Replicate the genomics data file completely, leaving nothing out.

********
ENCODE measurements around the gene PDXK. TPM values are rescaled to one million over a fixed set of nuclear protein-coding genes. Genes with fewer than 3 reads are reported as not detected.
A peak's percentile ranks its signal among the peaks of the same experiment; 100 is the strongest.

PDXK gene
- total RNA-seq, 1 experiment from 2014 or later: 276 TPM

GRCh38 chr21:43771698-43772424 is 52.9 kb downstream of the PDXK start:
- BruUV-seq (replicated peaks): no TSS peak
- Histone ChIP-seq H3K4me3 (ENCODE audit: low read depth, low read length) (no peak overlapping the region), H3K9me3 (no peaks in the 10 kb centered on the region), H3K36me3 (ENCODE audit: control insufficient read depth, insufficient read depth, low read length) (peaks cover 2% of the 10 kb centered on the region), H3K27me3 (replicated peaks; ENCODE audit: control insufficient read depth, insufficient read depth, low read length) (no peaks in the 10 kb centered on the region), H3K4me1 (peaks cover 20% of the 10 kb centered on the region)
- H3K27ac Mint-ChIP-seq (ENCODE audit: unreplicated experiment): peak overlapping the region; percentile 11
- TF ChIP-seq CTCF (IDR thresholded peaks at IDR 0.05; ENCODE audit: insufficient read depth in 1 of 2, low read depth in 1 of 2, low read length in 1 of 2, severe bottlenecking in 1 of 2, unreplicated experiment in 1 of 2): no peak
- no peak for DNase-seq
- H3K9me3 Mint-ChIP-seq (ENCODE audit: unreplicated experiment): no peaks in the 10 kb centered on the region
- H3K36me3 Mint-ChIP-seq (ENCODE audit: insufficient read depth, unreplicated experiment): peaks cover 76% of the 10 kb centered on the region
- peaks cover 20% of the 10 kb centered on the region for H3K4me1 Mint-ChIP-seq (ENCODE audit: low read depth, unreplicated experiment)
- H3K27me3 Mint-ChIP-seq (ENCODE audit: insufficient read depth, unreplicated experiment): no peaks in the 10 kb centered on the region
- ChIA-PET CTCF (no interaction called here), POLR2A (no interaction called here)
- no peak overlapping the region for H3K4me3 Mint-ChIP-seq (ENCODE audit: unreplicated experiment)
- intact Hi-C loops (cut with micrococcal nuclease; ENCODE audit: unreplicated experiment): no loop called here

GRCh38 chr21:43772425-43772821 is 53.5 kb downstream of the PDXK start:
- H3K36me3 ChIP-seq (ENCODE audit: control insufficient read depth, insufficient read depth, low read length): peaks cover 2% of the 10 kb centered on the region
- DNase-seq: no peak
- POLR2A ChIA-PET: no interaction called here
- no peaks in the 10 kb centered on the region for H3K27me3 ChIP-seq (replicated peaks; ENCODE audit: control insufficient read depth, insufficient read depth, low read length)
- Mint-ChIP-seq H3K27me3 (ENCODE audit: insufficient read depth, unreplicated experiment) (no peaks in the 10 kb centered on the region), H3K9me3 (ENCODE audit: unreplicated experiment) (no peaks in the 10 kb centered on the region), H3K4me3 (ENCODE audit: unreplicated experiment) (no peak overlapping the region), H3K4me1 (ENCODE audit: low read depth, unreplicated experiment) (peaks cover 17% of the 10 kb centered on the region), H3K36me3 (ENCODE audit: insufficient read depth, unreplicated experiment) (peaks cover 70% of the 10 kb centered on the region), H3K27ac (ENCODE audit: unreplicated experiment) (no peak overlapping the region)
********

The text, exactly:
ENCODE measurements around the gene PDXK. TPM values are rescaled to one million over a fixed set of nuclear protein-coding genes. Genes with fewer than 3 reads are reported as not detected.
A peak's percentile ranks its signal among the peaks of the same experiment; 100 is the strongest.

PDXK gene
- total RNA-seq, 1 experiment from 2014 or later: 276 TPM

GRCh38 chr21:43771698-43772424 is 52.9 kb downstream of the PDXK start:
- BruUV-seq (replicated peaks): no TSS peak
- Histone ChIP-seq H3K4me3 (ENCODE audit: low read depth, low read length) (no peak overlapping the region), H3K9me3 (no peaks in the 10 kb centered on the region), H3K36me3 (ENCODE audit: control insufficient read depth, insufficient read depth, low read length) (peaks cover 2% of the 10 kb centered on the region), H3K27me3 (replicated peaks; ENCODE audit: control insufficient read depth, insufficient read depth, low read length) (no peaks in the 10 kb centered on the region), H3K4me1 (peaks cover 20% of the 10 kb centered on the region)
- H3K27ac Mint-ChIP-seq (ENCODE audit: unreplicated experiment): peak overlapping the region; percentile 11
- TF ChIP-seq CTCF (IDR thresholded peaks at IDR 0.05; ENCODE audit: insufficient read depth in 1 of 2, low read depth in 1 of 2, low read length in 1 of 2, severe bottlenecking in 1 of 2, unreplicated experiment in 1 of 2): no peak
- no peak for DNase-seq
- H3K9me3 Mint-ChIP-seq (ENCODE audit: unreplicated experiment): no peaks in the 10 kb centered on the region
- H3K36me3 Mint-ChIP-seq (ENCODE audit: insufficient read depth, unreplicated experiment): peaks cover 76% of the 10 kb centered on the region
- peaks cover 20% of the 10 kb centered on the region for H3K4me1 Mint-ChIP-seq (ENCODE audit: low read depth, unreplicated experiment)
- H3K27me3 Mint-ChIP-seq (ENCODE audit: insufficient read depth, unreplicated experiment): no peaks in the 10 kb centered on the region
- ChIA-PET CTCF (no interaction called here), POLR2A (no interaction called here)
- no peak overlapping the region for H3K4me3 Mint-ChIP-seq (ENCODE audit: unreplicated experiment)
- intact Hi-C loops (cut with micrococcal nuclease; ENCODE audit: unreplicated experiment): no loop called here

GRCh38 chr21:43772425-43772821 is 53.5 kb downstream of the PDXK start:
- H3K36me3 ChIP-seq (ENCODE audit: control insufficient read depth, insufficient read depth, low read length): peaks cover 2% of the 10 kb centered on the region
- DNase-seq: no peak
- POLR2A ChIA-PET: no interaction called here
- no peaks in the 10 kb centered on the region for H3K27me3 ChIP-seq (replicated peaks; ENCODE audit: control insufficient read depth, insufficient read depth, low read length)
- Mint-ChIP-seq H3K27me3 (ENCODE audit: insufficient read depth, unreplicated experiment) (no peaks in the 10 kb centered on the region), H3K9me3 (ENCODE audit: unreplicated experiment) (no peaks in the 10 kb centered on the region), H3K4me3 (ENCODE audit: unreplicated experiment) (no peak overlapping the region), H3K4me1 (ENCODE audit: low read depth, unreplicated experiment) (peaks cover 17% of the 10 kb centered on the region), H3K36me3 (ENCODE audit: insufficient read depth, unreplicated experiment) (peaks cover 70% of the 10 kb centered on the region), H3K27ac (ENCODE audit: unreplicated experiment) (no peak overlapping the region)